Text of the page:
Phil Feibusch: “As this internship ends, my single biggest takeaway would be the incredible humanity that people are treated with here at Prevention Point. People turned away from society are treated with respect and kindness, and if I carry anything with me, it will be that kindness. Medicine is a dehumanizing field where even likable patients become lists of lab results and symptoms, but at Prevention Point every client is treated like a human being. The opportunity to work here has been incredibly meaningful to me.”

lnduja Maheswaran: “Working at Prevention Point as a BTG intern has been an extremely rewarding experience. Having evolved from a syringe exchange program, Prevention Point now serves as a safe haven that provides counseling and case management, suboxone treatment, testing services and overdose training. The staff at Prevention Point are a strong, interprofessional team that provides care in a warm, judgement-free manner, and I am grateful to them for welcoming us with open arms. As a training healthcare professional who will be able to prescribe opioids, this experience has encouraged me to learn more about the unwanted use and side effects of opioids as well as other treatment options.”

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Veterans Multi-Service Center

Student Interns:
Ahsal Major, Philadelphia College of Osteopathic Medicine, Doctor of Osteopathic Medicine Program
Bernice Yu, Philadelphia College of Osteopathic Medicine, Doctor of Osteopathic Medicine Program

Academic Preceptor:
Pat A. Lannutti, DO, Philadelphia College of Osteopathic Medicine

Community Preceptor:
Jaclynn Ries, MS, Veterans Multi-Service Center, The Perimeter

The Community Site:
In 1980 the Veterans Multi-Service Center (VMC) was created to aid veterans returning from the Vietnam War. The main purpose was to help veterans gain access to VA benefits, find employment opportunities and adjust back to society after returning home from war. Over time, the center expanded its program to assist veterans of all wars and conflicts. In 2000 the Perimeter was established to assist homeless veterans in the community. The program offers day services that provide breakfast and lunch as well as a safe place to stay during the day. The veterans can watch TV, complete paperwork, play cards, enjoy arts and crafts, and take part in other activities. The VMC also offers housing services and case managers who work closely with the men to integrate them back to daily living. Computer courses, educational workshops and employment services are provided to assist the veterans in future endeavors. View Community Partner Web Site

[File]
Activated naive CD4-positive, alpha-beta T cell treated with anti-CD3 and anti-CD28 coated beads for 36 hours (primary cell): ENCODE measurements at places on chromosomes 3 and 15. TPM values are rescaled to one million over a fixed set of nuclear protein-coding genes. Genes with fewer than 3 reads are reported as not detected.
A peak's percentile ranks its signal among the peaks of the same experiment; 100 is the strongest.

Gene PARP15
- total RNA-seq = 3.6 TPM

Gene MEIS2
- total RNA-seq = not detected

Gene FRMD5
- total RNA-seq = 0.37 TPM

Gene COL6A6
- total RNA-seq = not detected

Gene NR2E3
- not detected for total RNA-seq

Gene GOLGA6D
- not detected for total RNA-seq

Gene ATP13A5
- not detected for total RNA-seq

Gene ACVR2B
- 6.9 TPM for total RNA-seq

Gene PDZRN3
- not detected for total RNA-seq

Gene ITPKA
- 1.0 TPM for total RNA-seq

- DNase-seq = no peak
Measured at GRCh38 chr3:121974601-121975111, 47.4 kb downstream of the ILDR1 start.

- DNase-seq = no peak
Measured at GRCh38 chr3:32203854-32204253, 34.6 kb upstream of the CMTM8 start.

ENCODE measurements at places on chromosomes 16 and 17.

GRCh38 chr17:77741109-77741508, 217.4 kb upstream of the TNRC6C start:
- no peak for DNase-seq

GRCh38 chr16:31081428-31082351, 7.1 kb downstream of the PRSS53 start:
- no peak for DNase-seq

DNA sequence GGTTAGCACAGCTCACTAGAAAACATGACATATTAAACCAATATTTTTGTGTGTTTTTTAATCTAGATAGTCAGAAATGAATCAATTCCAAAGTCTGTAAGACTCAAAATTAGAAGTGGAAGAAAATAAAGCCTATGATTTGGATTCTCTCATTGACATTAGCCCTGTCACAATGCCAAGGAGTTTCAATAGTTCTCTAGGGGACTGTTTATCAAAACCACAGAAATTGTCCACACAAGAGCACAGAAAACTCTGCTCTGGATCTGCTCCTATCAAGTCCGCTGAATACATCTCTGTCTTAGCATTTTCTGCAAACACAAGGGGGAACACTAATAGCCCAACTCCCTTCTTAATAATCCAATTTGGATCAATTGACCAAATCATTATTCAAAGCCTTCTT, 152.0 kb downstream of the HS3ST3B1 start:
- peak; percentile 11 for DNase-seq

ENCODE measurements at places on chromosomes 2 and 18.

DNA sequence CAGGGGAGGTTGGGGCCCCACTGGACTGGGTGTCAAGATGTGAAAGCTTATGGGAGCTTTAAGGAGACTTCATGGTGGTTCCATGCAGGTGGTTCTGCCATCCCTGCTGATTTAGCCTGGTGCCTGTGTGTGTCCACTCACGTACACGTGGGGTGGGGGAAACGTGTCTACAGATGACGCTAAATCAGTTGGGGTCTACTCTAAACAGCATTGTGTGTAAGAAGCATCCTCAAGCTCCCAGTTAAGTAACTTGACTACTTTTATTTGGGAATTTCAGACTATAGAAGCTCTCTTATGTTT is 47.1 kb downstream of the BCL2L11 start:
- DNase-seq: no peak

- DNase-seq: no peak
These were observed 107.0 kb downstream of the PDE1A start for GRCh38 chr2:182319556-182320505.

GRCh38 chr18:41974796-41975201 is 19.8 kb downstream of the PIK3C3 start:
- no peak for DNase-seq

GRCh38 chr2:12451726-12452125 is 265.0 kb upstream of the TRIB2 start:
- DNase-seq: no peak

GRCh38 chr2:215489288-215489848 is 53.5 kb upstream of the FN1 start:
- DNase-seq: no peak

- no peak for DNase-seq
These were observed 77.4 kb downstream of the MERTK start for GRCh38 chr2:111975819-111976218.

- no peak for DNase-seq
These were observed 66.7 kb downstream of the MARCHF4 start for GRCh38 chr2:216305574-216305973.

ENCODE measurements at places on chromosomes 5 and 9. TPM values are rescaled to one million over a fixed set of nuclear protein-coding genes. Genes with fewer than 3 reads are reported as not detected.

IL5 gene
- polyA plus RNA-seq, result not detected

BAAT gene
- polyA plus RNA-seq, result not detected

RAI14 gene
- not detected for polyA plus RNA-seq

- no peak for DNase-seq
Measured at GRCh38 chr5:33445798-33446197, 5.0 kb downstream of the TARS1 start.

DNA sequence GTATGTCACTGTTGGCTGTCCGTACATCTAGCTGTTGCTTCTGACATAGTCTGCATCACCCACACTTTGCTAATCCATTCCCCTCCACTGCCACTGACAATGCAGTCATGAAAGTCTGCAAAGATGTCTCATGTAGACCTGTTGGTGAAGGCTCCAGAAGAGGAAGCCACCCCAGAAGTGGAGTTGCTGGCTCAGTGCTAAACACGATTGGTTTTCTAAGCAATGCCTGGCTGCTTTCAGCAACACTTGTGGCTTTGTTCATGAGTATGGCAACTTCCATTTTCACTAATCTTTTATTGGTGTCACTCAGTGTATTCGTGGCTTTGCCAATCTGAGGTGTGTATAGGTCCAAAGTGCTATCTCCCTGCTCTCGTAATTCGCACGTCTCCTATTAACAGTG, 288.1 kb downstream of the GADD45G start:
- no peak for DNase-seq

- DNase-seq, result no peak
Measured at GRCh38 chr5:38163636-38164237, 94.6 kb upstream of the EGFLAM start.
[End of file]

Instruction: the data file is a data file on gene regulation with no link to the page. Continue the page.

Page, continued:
BTG Focus Areas (adapted from Healthy People 2010 and 2020):
Heart Disease and Stroke; Mental Health; Oral Health; Substance Abuse; Tobacco Use.

The Project:
The Bridging the Gaps student interns educated veterans at the Veterans Multi-Service Center’s Perimeter location to increase knowledge and awareness of oral and cardiovascular health issues. The interns also spent time engaging the population by facilitating recreational activities and participating in community outreach efforts.

Intern Statements:
Ahsal Major: “Working with the veterans at the Veterans Medical Center this summer reinforced my interest in the field of psychiatry. The veterans gave me an opportunity to engage individuals with life experiences different from my own. During my time at the VMC, I was able to develop a greater appreciation for this population. After contributing so much to our freedom, they are faced with a unique set of challenges. They have work and life experiences which do not easily translate into civilian life and are trying to find their way. I was honored to be included as part of their support system during this time.”

Bernice Yu: “The Veterans Multi-Service Center is an amazing nonprofit organization that aims to find veterans housing and employment opportunities while providing them a place to relax and unwind. Spending a summer with the veterans has expanded my horizons to a population that I would not have previously worked with. The clients at the site are a group of incredible men who demonstrate resilience and perseverance to all kinds of adversity from life, and I have learned so much from listening to their stories. This gave me the chance to better understand the health needs and disparities of this population, and it has been completely eye-opening. I leave this summer at the VMC with more gratitude and greater recognition for who these men are as well as an understanding of how I could be a better physician to meet their needs and challenges in the future.”